Washington state officials are hiring, and one of the top qualifications is knowledge about all things weed.
After passing legalization of marijuana last November, Washington must implement a system for the sale of cannabis by December. In order to figure out how to regulate marijuana, the state will hire someone with extensive knowledge about everything weed-related: how the market works, how marijuana is best grown, dried, tested, packaged, cooked, and labeled.
As an illegal drug, marijuana and its users are not often favorably looked upon by mainstream employers. However, the voter-approved legalization in Colorado and Washington are opening up government job opportunities specifically requiring much specific knowledge about marijuana and its production and use.
The job restrictions are somewhat unusual as well for government employment, reports The Washington Times. Where a felony conviction would usually immediately disqualify a candidate, a pot-related conviction is not grounds for dismissal, considering the line of work and its long history of prohibition. It is very likely that for someone to have accrued enough information to perform the job well, they would have acted against federal law at least, and possibly state law as well.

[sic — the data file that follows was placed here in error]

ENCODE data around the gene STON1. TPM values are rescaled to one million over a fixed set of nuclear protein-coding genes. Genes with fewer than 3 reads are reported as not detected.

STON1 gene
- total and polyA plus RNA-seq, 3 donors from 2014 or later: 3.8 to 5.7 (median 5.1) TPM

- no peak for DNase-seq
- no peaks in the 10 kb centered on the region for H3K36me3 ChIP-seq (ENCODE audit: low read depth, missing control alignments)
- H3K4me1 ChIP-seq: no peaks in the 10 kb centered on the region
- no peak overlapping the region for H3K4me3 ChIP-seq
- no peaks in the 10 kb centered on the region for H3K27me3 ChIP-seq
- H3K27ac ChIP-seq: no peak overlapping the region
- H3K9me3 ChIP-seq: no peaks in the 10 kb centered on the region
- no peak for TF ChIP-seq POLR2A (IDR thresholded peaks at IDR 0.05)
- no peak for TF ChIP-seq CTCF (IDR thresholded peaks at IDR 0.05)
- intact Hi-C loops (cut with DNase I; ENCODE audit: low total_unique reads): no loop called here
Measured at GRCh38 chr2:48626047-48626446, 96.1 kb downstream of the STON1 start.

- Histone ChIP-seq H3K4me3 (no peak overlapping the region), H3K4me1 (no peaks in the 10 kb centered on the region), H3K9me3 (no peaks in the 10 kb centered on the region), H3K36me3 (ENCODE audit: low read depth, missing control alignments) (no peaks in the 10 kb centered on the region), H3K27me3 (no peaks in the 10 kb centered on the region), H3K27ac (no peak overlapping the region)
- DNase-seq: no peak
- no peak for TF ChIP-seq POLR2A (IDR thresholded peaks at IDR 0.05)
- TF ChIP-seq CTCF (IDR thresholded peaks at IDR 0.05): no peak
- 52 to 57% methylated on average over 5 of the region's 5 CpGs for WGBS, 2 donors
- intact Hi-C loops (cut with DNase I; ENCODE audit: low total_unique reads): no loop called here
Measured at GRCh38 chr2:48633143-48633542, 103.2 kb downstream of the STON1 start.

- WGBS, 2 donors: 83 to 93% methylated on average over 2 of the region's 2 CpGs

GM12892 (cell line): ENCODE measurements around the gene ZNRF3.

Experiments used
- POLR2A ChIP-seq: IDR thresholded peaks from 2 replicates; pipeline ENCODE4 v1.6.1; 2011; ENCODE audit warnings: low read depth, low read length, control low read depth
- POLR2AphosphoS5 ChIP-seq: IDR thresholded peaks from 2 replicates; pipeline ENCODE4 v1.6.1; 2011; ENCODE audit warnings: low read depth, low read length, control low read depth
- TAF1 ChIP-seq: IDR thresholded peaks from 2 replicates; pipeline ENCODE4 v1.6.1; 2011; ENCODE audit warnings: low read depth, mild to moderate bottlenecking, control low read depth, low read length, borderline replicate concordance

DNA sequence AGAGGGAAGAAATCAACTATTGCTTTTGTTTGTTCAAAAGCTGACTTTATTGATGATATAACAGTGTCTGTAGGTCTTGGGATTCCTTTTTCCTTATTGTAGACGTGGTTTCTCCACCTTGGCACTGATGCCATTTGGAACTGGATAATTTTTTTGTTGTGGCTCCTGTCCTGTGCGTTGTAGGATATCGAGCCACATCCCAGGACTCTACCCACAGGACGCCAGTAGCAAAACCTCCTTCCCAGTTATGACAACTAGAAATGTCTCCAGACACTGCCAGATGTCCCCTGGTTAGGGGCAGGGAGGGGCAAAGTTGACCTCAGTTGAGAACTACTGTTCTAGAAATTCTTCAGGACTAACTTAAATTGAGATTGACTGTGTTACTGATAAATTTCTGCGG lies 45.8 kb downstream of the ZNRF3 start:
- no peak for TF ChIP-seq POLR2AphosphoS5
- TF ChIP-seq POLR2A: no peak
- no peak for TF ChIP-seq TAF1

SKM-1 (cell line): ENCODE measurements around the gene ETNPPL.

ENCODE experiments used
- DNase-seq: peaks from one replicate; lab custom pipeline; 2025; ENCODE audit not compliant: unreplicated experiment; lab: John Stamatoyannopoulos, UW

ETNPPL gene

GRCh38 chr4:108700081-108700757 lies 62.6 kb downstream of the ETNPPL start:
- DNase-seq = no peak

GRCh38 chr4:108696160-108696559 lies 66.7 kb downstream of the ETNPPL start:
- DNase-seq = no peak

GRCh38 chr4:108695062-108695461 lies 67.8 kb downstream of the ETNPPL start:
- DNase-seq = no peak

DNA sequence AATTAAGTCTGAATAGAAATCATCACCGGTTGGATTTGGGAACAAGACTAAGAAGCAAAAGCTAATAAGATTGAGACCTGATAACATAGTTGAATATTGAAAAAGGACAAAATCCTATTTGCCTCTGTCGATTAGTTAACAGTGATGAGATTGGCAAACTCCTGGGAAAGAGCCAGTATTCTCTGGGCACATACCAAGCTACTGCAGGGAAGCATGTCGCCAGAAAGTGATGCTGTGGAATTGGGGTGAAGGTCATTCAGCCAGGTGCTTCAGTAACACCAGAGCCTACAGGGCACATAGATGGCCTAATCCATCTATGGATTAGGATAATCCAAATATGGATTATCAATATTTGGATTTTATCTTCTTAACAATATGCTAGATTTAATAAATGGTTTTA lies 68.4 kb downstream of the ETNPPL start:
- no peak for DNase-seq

The Liquor Control Board is tasked with regulating the sale of marijuana within the year. Spokesman Mikhail Carpenter says they need a consultant for some of the technical aspects regarding marijuana.
There are four categories to be fulfilled by consulting services: product and industry knowledge, requiring at least three years of consulting experience relating to the knowledge of the cannabis industry, including but not limited to product growth, harvesting, packaging, product infusion, and product safety; quality testing, including testing for levels of THC; statistical analysis of how much marijuana licensed producers should produce; and development of regulation, which requires “strong understanding of state, local or federal government processes,” with a law degree preferred, according to the Washington Times.
One contract is up for bids, due February 15, but due to the wide variety of requirements, the state is willing to award multiple contracts to bidders who could collaborate. Read more: www.washingtontimes.com